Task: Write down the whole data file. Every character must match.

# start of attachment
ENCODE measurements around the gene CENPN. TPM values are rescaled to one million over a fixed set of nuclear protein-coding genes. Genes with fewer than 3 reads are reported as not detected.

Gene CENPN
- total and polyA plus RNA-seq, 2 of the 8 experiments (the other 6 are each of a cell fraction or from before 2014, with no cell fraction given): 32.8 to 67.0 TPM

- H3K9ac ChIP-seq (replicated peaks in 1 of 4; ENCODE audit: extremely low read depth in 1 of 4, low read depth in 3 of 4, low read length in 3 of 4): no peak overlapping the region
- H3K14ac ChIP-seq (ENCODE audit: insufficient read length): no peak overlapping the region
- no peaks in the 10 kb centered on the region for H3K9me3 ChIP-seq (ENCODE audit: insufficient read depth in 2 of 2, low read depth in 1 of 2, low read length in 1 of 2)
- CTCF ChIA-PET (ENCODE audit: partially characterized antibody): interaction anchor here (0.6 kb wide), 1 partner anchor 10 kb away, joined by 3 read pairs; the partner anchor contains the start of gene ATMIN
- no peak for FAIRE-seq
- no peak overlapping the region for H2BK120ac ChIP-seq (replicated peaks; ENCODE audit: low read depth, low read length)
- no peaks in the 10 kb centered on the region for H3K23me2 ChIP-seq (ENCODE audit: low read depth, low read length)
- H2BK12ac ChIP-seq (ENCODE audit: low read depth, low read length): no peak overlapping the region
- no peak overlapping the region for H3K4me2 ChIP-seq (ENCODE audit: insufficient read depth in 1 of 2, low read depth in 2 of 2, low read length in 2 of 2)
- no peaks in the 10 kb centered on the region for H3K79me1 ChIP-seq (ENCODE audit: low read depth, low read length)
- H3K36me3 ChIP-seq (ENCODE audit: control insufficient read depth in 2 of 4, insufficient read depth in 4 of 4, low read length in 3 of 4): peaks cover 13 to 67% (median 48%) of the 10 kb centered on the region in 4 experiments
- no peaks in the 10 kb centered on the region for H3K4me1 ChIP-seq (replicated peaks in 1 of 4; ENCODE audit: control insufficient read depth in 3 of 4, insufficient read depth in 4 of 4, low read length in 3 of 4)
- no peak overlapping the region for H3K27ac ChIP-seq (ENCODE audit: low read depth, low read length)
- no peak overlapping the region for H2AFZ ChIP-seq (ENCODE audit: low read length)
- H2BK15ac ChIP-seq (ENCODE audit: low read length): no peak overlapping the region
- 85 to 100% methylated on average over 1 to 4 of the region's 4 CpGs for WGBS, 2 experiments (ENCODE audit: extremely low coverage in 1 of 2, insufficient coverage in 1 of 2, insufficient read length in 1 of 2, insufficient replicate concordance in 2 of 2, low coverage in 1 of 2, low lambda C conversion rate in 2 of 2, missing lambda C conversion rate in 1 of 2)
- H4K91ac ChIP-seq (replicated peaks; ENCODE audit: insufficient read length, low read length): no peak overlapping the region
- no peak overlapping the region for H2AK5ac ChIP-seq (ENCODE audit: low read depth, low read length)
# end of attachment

ENCODE measurements around the gene CENPN. TPM values are rescaled to one million over a fixed set of nuclear protein-coding genes. Genes with fewer than 3 reads are reported as not detected.

Gene CENPN
- total and polyA plus RNA-seq, 2 of the 8 experiments (the other 6 are each of a cell fraction or from before 2014, with no cell fraction given): 32.8 to 67.0 TPM

- H3K9ac ChIP-seq (replicated peaks in 1 of 4; ENCODE audit: extremely low read depth in 1 of 4, low read depth in 3 of 4, low read length in 3 of 4): no peak overlapping the region
- H3K14ac ChIP-seq (ENCODE audit: insufficient read length): no peak overlapping the region
- no peaks in the 10 kb centered on the region for H3K9me3 ChIP-seq (ENCODE audit: insufficient read depth in 2 of 2, low read depth in 1 of 2, low read length in 1 of 2)
- CTCF ChIA-PET (ENCODE audit: partially characterized antibody): interaction anchor here (0.6 kb wide), 1 partner anchor 10 kb away, joined by 3 read pairs; the partner anchor contains the start of gene ATMIN
- no peak for FAIRE-seq
- no peak overlapping the region for H2BK120ac ChIP-seq (replicated peaks; ENCODE audit: low read depth, low read length)
- no peaks in the 10 kb centered on the region for H3K23me2 ChIP-seq (ENCODE audit: low read depth, low read length)
- H2BK12ac ChIP-seq (ENCODE audit: low read depth, low read length): no peak overlapping the region
- no peak overlapping the region for H3K4me2 ChIP-seq (ENCODE audit: insufficient read depth in 1 of 2, low read depth in 2 of 2, low read length in 2 of 2)
- no peaks in the 10 kb centered on the region for H3K79me1 ChIP-seq (ENCODE audit: low read depth, low read length)
- H3K36me3 ChIP-seq (ENCODE audit: control insufficient read depth in 2 of 4, insufficient read depth in 4 of 4, low read length in 3 of 4): peaks cover 13 to 67% (median 48%) of the 10 kb centered on the region in 4 experiments
- no peaks in the 10 kb centered on the region for H3K4me1 ChIP-seq (replicated peaks in 1 of 4; ENCODE audit: control insufficient read depth in 3 of 4, insufficient read depth in 4 of 4, low read length in 3 of 4)
- no peak overlapping the region for H3K27ac ChIP-seq (ENCODE audit: low read depth, low read length)
- no peak overlapping the region for H2AFZ ChIP-seq (ENCODE audit: low read length)
- H2BK15ac ChIP-seq (ENCODE audit: low read length): no peak overlapping the region
- 85 to 100% methylated on average over 1 to 4 of the region's 4 CpGs for WGBS, 2 experiments (ENCODE audit: extremely low coverage in 1 of 2, insufficient coverage in 1 of 2, insufficient read length in 1 of 2, insufficient replicate concordance in 2 of 2, low coverage in 1 of 2, low lambda C conversion rate in 2 of 2, missing lambda C conversion rate in 1 of 2)
- H4K91ac ChIP-seq (replicated peaks; ENCODE audit: insufficient read length, low read length): no peak overlapping the region
- no peak overlapping the region for H2AK5ac ChIP-seq (ENCODE audit: low read depth, low read length)